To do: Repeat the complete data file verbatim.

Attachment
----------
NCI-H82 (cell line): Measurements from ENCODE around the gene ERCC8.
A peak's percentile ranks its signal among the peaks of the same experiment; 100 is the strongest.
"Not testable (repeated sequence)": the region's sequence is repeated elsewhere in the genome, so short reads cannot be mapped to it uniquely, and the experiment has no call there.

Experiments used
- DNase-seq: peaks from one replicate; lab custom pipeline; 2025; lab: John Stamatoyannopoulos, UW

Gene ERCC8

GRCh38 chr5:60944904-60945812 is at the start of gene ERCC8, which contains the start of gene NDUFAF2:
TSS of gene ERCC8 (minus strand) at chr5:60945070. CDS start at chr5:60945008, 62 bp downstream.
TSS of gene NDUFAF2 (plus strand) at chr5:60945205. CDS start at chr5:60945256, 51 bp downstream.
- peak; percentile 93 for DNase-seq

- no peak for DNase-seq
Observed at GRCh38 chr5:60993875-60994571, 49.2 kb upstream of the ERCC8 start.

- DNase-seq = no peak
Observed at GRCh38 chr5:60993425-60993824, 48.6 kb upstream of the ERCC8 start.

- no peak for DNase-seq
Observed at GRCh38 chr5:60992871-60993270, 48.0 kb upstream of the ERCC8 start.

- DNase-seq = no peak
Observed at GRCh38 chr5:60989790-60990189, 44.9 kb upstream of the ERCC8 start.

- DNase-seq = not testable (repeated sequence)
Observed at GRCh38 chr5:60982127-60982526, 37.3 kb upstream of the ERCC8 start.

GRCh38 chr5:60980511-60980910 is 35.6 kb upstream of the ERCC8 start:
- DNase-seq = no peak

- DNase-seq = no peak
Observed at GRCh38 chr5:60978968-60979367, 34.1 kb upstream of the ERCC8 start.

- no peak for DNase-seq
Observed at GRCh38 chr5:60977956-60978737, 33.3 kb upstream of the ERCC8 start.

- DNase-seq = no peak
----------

NCI-H82 (cell line): Measurements from ENCODE around the gene ERCC8.
A peak's percentile ranks its signal among the peaks of the same experiment; 100 is the strongest.
"Not testable (repeated sequence)": the region's sequence is repeated elsewhere in the genome, so short reads cannot be mapped to it uniquely, and the experiment has no call there.

Experiments used
- DNase-seq: peaks from one replicate; lab custom pipeline; 2025; lab: John Stamatoyannopoulos, UW

Gene ERCC8

GRCh38 chr5:60944904-60945812 is at the start of gene ERCC8, which contains the start of gene NDUFAF2:
TSS of gene ERCC8 (minus strand) at chr5:60945070. CDS start at chr5:60945008, 62 bp downstream.
TSS of gene NDUFAF2 (plus strand) at chr5:60945205. CDS start at chr5:60945256, 51 bp downstream.
- peak; percentile 93 for DNase-seq

- no peak for DNase-seq
Observed at GRCh38 chr5:60993875-60994571, 49.2 kb upstream of the ERCC8 start.

- DNase-seq = no peak
Observed at GRCh38 chr5:60993425-60993824, 48.6 kb upstream of the ERCC8 start.

- no peak for DNase-seq
Observed at GRCh38 chr5:60992871-60993270, 48.0 kb upstream of the ERCC8 start.

- DNase-seq = no peak
Observed at GRCh38 chr5:60989790-60990189, 44.9 kb upstream of the ERCC8 start.

- DNase-seq = not testable (repeated sequence)
Observed at GRCh38 chr5:60982127-60982526, 37.3 kb upstream of the ERCC8 start.

GRCh38 chr5:60980511-60980910 is 35.6 kb upstream of the ERCC8 start:
- DNase-seq = no peak

- DNase-seq = no peak
Observed at GRCh38 chr5:60978968-60979367, 34.1 kb upstream of the ERCC8 start.

- no peak for DNase-seq
Observed at GRCh38 chr5:60977956-60978737, 33.3 kb upstream of the ERCC8 start.

- DNase-seq = no peak